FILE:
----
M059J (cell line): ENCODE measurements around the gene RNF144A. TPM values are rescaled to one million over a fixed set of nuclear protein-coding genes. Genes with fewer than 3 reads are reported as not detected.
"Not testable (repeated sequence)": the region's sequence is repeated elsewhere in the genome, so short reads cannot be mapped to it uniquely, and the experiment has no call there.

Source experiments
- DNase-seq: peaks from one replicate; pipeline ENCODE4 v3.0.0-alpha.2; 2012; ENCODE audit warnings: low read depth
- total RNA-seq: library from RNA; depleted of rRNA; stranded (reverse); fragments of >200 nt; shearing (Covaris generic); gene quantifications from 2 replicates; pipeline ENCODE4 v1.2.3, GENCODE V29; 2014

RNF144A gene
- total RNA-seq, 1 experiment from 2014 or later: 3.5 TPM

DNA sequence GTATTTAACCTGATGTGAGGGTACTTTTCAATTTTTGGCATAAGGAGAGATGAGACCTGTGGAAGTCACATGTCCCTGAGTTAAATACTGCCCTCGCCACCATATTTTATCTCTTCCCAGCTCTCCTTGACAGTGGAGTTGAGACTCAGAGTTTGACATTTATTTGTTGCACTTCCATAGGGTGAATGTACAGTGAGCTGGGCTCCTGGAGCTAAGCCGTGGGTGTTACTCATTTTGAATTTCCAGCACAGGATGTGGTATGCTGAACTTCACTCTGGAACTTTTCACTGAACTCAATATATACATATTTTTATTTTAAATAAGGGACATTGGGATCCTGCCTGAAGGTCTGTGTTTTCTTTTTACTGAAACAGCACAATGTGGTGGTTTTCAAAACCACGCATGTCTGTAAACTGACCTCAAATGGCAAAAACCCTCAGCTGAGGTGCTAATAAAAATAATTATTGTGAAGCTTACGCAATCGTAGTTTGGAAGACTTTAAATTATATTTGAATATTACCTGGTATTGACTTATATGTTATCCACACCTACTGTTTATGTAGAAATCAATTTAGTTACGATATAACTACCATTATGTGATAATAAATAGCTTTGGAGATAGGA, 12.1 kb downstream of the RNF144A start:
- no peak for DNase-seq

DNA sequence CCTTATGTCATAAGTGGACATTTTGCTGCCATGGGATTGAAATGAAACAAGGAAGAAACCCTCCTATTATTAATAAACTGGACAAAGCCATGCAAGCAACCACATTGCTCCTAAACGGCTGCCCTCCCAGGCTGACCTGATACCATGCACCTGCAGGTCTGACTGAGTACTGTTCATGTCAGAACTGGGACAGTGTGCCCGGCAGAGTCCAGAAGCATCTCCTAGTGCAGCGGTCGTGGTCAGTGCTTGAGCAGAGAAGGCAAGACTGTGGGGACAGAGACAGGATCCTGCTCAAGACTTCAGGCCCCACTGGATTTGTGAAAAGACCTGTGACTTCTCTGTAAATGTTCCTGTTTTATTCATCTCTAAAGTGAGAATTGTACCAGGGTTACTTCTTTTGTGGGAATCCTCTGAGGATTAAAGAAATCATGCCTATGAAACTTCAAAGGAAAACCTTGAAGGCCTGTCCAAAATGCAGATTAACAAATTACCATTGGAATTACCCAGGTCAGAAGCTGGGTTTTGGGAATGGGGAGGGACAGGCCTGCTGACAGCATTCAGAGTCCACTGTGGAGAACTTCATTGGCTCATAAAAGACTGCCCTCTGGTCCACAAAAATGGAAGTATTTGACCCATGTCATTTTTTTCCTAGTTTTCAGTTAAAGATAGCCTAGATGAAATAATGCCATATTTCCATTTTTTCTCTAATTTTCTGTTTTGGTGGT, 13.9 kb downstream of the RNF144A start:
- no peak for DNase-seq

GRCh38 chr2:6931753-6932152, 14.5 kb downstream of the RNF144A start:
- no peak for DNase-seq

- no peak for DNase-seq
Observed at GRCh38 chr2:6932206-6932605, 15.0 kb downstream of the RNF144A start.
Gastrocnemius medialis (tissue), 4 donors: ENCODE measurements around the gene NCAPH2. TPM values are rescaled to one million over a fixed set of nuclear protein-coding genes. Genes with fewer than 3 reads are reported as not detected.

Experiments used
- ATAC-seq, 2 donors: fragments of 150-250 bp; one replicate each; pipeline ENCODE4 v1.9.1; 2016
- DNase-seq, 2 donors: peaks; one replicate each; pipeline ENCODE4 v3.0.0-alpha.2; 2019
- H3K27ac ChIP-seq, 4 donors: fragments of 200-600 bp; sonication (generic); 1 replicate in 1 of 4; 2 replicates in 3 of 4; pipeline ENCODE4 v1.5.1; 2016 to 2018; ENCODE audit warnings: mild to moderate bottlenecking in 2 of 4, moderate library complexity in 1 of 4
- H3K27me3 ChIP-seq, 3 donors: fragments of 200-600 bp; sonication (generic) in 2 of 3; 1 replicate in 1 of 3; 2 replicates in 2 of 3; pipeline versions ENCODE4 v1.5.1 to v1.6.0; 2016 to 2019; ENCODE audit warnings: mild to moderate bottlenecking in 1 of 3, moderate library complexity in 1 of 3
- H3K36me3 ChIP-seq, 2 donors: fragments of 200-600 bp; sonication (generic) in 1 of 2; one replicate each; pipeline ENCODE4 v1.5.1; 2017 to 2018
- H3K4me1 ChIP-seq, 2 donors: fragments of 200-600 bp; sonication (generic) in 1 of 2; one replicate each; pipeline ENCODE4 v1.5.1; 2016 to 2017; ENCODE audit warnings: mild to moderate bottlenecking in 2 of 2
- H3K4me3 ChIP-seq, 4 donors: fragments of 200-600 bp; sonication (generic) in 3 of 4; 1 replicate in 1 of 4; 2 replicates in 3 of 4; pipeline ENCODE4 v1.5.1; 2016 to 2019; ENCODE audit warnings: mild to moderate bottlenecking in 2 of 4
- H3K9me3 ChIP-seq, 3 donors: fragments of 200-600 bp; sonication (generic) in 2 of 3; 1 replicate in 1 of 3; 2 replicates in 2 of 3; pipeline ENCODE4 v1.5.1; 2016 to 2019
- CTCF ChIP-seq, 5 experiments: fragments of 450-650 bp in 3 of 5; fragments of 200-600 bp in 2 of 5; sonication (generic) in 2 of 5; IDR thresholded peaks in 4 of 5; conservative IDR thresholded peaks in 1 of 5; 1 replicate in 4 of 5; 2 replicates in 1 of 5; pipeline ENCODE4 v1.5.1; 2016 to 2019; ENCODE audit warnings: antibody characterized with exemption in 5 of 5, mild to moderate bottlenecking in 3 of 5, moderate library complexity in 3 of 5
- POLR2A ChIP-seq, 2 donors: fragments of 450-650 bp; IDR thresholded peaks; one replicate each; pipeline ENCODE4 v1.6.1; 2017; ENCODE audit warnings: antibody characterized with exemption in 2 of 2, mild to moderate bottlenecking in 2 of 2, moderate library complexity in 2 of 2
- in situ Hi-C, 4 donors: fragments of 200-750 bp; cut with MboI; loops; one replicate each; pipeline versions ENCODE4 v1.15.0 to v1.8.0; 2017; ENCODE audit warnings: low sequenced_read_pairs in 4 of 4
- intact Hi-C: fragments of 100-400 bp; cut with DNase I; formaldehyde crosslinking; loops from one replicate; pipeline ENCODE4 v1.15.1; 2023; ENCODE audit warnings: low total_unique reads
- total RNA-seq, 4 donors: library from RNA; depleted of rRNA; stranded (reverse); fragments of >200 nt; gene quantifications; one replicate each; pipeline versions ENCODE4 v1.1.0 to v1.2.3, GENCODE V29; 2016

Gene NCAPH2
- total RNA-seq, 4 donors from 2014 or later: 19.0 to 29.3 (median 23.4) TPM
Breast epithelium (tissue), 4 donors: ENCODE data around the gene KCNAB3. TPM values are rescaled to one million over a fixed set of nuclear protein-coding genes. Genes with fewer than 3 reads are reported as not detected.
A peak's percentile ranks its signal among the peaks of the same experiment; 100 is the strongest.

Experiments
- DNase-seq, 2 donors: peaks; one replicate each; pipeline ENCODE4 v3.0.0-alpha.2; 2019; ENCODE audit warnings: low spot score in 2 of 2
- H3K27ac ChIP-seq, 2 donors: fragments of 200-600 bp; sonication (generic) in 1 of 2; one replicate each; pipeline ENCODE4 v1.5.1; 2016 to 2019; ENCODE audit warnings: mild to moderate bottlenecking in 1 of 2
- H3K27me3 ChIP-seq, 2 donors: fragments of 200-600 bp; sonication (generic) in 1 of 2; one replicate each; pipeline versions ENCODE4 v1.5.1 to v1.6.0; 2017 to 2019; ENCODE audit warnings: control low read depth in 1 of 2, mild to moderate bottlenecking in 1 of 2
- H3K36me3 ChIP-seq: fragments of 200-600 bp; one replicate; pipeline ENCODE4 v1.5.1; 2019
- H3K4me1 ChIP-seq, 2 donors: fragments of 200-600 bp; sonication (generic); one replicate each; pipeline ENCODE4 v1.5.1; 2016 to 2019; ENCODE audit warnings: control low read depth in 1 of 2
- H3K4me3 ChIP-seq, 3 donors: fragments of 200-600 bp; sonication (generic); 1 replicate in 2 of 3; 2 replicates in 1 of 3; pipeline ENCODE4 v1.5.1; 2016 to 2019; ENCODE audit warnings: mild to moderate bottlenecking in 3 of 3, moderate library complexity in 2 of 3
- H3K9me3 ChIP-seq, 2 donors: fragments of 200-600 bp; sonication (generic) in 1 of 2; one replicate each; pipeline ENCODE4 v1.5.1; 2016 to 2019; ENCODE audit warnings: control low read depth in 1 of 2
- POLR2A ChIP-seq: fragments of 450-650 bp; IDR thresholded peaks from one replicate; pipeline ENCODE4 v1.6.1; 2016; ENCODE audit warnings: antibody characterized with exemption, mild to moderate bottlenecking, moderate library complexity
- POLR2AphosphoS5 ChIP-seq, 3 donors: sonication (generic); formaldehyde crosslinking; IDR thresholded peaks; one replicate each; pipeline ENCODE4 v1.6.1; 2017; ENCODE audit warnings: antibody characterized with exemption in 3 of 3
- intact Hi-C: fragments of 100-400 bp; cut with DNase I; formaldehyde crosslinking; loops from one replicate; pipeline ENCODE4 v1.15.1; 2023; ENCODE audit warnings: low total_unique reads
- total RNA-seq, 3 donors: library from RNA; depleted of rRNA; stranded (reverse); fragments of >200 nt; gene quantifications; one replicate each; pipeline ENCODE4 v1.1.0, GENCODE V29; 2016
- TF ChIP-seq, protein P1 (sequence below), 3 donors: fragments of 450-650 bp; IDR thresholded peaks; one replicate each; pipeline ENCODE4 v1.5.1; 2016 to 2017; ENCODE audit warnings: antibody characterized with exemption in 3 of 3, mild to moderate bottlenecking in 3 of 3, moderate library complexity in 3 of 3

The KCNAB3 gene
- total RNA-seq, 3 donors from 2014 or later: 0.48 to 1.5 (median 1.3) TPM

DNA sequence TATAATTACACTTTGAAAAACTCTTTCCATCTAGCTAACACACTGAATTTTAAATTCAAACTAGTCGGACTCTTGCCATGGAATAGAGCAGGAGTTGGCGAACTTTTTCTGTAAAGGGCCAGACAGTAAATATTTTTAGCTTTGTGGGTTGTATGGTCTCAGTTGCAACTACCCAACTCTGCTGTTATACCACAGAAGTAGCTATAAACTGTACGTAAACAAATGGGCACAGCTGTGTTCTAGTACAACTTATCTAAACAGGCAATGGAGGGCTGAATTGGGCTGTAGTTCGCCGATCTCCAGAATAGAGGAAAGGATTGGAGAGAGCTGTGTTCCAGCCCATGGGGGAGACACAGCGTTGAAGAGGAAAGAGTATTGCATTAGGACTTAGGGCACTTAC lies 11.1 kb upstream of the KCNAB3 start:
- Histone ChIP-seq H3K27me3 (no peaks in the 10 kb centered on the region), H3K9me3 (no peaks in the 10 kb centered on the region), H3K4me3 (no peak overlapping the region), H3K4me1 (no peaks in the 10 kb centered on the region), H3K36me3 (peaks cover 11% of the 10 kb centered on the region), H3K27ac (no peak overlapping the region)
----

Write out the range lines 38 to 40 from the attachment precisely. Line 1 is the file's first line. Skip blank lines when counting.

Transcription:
- H3K27me3 ChIP-seq, 2 donors: fragments of 200-600 bp; sonication (generic) in 1 of 2; one replicate each; pipeline versions ENCODE4 v1.5.1 to v1.6.0; 2017 to 2019; ENCODE audit warnings: control low read depth in 1 of 2, mild to moderate bottlenecking in 1 of 2
- H3K36me3 ChIP-seq: fragments of 200-600 bp; one replicate; pipeline ENCODE4 v1.5.1; 2019
- H3K4me1 ChIP-seq, 2 donors: fragments of 200-600 bp; sonication (generic); one replicate each; pipeline ENCODE4 v1.5.1; 2016 to 2019; ENCODE audit warnings: control low read depth in 1 of 2